One might be less sceptical if Biogen had announced that aducanumab was effective given in smaller doses. Treatment using the drug costs around $56,000 a year in the US and Biogen says it will maintain this price for four years. In 2020, a panel of independent experts for the FDA concluded that there was a lack of good evidence that aducanumab was effective, there were potential safety issues associated with the drug, and the reanalysis of the research data that Biogen carried out contained a number of flaws.

A number of FDA members who reviewed the drug did not vote for its approval for use. When the FDA announced it was giving aducanumab the go-ahead, three members resigned, and a senator called for the organisation’s director to be replaced. This aspect of the aducanumab story has not been so widely reported in the UK.

An elusive quest

Many people affected by dementia are desperate that effective treatments for the diseases that cause the condition are found, and this search is a holy grail for Big Pharma and their shareholders. But as with a number of other long-term health conditions and disabilities, to date, this quest has proved elusive. As a comparison, in the case of schizophrenia the side effects of some drugs have proved far more harmful than the treatment benefits they are supposed to bring.

While total pessimism is unlikely to be a helpful response, the hope for a drug like aducanumab must be tempered by reality and the controversial history of its development. And even if it does prove effective, only a minority of the 900,000-plus people currently living with dementia will benefit by the time it is approved here.

The aducanumab story also reminds us of the imbalance in dementia research. Despite the costs of developing new drugs, the actual process is relatively simple compared to doing research into psychosocial interventions for dementia involving psychology, social care, meaningful activities, end of life care and other interventions. Whether they are aimed at reducing symptoms, alleviating distress, responding therapeutically to behaviour that challenges, or improving quality of life and wellbeing, all these interventions involve human interactions which can often be harder to measure and research, but they are potentially just as important as research into new drugs. Yet most funding for investigating new ways of treating people with dementia still goes into drugs research.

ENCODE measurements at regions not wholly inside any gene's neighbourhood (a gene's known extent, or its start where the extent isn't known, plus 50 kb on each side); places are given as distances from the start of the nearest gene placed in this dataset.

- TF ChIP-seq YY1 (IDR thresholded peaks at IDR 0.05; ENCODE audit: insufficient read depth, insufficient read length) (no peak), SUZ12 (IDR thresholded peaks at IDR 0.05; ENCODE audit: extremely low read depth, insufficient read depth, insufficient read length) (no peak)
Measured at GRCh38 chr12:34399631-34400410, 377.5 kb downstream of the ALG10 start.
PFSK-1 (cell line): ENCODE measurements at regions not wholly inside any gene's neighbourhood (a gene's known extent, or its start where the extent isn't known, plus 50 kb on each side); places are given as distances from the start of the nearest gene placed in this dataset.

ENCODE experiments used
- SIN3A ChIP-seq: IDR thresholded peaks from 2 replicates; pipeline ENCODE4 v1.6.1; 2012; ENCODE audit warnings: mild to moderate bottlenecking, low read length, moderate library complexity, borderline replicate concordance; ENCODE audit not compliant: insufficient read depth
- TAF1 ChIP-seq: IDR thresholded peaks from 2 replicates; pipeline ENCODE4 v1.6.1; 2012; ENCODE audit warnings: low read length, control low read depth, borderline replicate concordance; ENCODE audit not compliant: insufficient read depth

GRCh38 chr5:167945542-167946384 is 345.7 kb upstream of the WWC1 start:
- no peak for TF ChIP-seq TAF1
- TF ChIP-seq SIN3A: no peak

Furthermore, for many people affected by dementia, life can be a daily struggle to get the support they need from services which are often under-resourced, inappropriate to meet their needs, not person-centred, or simply not available. In 2020 Biogen reported full year revenues of $13.4 billion (£9.7 billion) with an estimated profit margin of nearly 30%.

Compare that with UK government spending on dementia: around £100 million on research and £14.6 billion on health and social care.

Rather than having expectations raised too high, perhaps what we should really be hoping for are more questions to be asked about the way pharmaceutical companies operate, and the relationship we want between big business and supporting people affected by dementia.

Toby Williamson is an independent health and social care consultant